Out today in the urban fantasy anthology Flights of Fantasy, I’m proud to present the opening to my short story, “Dark Side of the Sun.”
June 20th, 2025
Eliana pulled her sedan up to the curb, right under the biggest oak she’d ever seen. Its canopy cast welcome shade from the scorching mid-day sun. Ahead, an ambulance was pulled under a mansion’s porte cochère. Four black-and-whites were also present, their lights twirling madly: one behind the ambulance, the others scattered along the curb.
A young cop was putting up barricades, while another was stringing crime scene tape between them. Another pair was gently encouraging five curious neighbors to back away. By the look of it, the gawkers were nannies and housewives, each with an obligatory kid or two in tow.
Eliana pulled her too-big jacket on. Simple, lightweight, and cut to hide the full-size Sig Sauer 1911 behind her right hip, it was still another layer of clothing she’d rather not have on in suburban Phoenix’s triple-digit heat. She pulled her purse to her shoulder and stepped out. The car door slid shut and she made her way across the just-watered grass. It left drops on her flats, but even those were sucked dry by the greedy heat of day.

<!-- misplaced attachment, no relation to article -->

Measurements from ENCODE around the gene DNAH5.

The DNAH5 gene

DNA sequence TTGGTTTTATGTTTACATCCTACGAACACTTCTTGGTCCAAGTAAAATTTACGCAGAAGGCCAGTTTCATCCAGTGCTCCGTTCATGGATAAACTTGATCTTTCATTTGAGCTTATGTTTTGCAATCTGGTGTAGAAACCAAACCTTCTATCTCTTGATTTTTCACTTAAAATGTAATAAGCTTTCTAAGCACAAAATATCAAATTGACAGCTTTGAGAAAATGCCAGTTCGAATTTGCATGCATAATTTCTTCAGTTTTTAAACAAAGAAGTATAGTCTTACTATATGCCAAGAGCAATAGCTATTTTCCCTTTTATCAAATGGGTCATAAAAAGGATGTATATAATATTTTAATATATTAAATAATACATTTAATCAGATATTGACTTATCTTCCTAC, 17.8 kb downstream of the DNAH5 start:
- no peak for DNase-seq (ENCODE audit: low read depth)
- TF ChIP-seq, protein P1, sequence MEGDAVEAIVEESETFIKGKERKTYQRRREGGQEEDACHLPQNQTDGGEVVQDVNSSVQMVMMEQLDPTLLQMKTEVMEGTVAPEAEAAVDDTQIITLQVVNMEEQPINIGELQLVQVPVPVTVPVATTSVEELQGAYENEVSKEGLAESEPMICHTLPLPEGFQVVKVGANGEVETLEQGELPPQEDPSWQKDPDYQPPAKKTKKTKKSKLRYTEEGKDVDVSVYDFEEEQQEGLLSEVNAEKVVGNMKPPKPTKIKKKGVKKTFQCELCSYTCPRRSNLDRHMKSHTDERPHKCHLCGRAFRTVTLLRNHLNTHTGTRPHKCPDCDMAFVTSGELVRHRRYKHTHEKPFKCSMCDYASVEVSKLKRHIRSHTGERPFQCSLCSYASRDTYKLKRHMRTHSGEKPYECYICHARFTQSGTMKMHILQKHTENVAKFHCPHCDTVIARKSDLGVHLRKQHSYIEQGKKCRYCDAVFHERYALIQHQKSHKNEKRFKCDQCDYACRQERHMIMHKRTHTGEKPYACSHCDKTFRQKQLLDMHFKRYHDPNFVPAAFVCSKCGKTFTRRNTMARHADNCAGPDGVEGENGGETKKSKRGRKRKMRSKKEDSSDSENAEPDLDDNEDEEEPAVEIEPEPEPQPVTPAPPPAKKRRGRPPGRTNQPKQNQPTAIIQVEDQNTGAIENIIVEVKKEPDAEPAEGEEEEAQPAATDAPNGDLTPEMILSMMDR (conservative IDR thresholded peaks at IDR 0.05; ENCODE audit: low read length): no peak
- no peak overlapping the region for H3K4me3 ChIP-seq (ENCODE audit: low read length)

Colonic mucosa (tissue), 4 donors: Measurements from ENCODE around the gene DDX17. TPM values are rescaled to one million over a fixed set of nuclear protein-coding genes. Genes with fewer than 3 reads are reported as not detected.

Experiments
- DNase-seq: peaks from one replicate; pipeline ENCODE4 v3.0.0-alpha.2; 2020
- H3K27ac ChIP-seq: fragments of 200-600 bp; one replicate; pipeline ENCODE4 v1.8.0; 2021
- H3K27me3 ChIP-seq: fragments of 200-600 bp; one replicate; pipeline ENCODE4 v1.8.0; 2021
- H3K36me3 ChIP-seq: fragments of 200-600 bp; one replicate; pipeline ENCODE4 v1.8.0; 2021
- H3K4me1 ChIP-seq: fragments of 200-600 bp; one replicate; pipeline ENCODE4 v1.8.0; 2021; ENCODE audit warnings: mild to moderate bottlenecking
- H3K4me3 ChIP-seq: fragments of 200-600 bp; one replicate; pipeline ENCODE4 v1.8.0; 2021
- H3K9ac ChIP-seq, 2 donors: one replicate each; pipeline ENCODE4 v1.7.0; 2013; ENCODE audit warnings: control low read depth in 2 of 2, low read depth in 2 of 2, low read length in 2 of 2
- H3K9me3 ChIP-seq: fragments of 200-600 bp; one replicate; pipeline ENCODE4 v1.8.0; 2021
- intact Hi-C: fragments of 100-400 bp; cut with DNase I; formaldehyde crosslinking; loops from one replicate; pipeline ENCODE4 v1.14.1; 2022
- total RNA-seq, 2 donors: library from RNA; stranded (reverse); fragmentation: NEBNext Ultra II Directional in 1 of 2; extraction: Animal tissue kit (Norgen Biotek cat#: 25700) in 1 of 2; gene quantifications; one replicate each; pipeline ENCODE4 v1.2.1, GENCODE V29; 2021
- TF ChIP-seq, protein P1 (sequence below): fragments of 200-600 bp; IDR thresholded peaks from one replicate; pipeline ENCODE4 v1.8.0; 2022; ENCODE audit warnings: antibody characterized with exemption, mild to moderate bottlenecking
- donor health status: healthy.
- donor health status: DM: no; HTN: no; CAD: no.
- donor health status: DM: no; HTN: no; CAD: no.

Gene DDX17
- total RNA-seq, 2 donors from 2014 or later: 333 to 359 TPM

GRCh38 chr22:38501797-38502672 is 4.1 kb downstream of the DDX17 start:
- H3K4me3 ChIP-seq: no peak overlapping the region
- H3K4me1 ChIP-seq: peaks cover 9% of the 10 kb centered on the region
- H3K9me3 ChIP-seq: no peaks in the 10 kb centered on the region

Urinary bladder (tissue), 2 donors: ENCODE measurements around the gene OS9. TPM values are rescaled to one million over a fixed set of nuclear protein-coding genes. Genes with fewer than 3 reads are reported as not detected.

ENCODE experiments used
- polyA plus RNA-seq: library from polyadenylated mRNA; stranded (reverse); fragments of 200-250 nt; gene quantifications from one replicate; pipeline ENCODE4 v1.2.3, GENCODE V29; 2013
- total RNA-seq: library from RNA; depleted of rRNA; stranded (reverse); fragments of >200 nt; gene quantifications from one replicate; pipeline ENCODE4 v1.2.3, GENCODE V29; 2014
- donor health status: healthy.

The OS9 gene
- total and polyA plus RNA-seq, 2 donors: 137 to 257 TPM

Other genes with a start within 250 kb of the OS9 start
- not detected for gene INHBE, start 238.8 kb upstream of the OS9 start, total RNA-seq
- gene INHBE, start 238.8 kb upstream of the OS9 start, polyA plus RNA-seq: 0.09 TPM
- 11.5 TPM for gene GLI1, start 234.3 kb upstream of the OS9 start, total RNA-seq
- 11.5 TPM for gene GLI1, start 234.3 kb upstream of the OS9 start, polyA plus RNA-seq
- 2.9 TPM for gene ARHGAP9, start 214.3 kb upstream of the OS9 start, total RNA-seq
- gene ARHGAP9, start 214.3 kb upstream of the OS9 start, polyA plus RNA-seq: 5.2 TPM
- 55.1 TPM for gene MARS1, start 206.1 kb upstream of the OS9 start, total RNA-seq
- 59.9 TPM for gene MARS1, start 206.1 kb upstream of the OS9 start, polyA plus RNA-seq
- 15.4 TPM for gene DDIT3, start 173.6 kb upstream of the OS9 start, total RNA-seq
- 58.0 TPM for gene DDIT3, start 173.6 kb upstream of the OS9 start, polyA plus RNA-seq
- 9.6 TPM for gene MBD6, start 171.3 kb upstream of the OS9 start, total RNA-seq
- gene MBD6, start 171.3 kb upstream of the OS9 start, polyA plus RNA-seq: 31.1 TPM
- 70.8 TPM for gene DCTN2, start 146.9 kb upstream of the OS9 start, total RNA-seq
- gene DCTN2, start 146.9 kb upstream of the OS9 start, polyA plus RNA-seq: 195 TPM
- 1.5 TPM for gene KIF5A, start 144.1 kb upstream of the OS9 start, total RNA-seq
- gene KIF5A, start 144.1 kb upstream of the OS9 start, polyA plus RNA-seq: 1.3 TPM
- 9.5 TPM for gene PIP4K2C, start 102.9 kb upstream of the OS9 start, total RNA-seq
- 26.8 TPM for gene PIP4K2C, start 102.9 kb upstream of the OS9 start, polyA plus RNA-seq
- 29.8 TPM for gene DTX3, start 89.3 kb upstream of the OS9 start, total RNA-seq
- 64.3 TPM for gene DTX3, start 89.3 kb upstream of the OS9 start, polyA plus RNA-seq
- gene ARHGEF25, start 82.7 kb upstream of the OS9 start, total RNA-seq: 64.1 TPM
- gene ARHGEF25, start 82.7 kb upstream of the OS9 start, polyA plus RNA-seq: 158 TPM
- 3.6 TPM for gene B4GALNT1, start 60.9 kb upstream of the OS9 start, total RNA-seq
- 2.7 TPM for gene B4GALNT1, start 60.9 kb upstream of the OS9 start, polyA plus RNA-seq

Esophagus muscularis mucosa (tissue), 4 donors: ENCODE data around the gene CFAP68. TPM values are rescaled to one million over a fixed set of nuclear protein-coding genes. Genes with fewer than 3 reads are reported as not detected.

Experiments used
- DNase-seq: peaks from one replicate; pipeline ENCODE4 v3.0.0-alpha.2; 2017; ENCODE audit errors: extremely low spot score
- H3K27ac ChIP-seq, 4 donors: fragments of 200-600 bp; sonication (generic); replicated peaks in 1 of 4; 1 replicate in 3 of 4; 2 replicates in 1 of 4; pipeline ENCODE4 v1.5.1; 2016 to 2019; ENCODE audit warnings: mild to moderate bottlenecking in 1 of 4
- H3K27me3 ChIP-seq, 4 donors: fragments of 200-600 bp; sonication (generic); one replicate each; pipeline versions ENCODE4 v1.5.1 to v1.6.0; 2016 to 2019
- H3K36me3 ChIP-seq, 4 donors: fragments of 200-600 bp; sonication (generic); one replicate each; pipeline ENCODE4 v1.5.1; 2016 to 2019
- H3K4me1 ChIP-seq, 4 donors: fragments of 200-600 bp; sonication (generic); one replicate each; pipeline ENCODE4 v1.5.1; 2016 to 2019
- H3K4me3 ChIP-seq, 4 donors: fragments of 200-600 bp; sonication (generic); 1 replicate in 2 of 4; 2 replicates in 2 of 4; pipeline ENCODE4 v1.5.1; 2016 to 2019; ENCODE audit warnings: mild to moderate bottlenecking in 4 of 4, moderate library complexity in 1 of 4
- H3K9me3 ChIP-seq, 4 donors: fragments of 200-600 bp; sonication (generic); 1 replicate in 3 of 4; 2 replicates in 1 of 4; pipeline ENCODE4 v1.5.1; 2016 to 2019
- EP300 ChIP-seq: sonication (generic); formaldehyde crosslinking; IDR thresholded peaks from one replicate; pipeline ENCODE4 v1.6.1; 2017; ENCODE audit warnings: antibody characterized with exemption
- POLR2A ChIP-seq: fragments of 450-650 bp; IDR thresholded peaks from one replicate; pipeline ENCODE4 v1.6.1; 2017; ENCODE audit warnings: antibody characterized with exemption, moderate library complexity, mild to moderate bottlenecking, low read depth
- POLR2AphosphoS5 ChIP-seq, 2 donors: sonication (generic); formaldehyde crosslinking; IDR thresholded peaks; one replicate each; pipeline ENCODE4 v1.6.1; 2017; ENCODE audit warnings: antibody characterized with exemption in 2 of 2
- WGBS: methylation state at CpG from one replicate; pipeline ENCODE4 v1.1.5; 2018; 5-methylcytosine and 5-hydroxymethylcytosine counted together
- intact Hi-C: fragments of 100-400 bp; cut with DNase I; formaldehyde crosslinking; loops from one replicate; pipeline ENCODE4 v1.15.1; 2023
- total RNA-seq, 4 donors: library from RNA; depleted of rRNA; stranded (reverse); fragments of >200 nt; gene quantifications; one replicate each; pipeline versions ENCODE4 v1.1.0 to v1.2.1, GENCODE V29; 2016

She showed her credentials to the middle-aged cop who barred her way. It wasn’t exactly a badge, but the Order of Soteria was well-known and respected. His gaze flickered back and forth as he compared her photograph to the one on the card. When the picture had been taken, her pale, blonde hair had been short and curly. Now that she’d let it grow out, it was straighter, and she wore it in a tight bun at the back of her neck. Body guard work didn’t exactly pair well with flowing anything.
Besides, there was an appearance code. It could be summed up as “understated.” Armed nannies didn’t need to stand out. And they didn’t need to give wives any reason to worry that their husbands might find them interesting either. That’s why the Order went out of its way to emphasize the Bible’s version of Soteria as salvation from penalty, power, presence, and most importantly, the pleasures of sin.
Hence the flats. The lack of makeup. The conservative suit cut not just to hide weapons, but de-emphasize a woman’s shape. And a vow of chastity. The idea of mortal sin had regained its power when the supernatural had become less “super” and more “natural.”
There’d been a reason why the myths and legends of old had seen a rebirth during the last part of the twentieth century. The world was being prepared for the mainstreaming of vampires and shifters and witches. With the death of privacy, with the ubiquitous monitoring of everything, it had been inevitable. Science had tried to explain it all using reason and logic, but the world had been so ready to embrace the supernatural that it hadn’t mattered why things were. For most, accepting reality was easier than qualifying and quantifying it.
Some had feared the world would fall back into a dark age of superstition, but it hadn’t happened. Science and technology still had their uses. In truth the supernatural had always co-existed quite nicely alongside science and reason in most men’s minds.
The cop used the mic at his shoulder to verify that she was expected and handed back her card.
“Go on in, Sister, they’re expecting you.”
“Thank you, Officer.”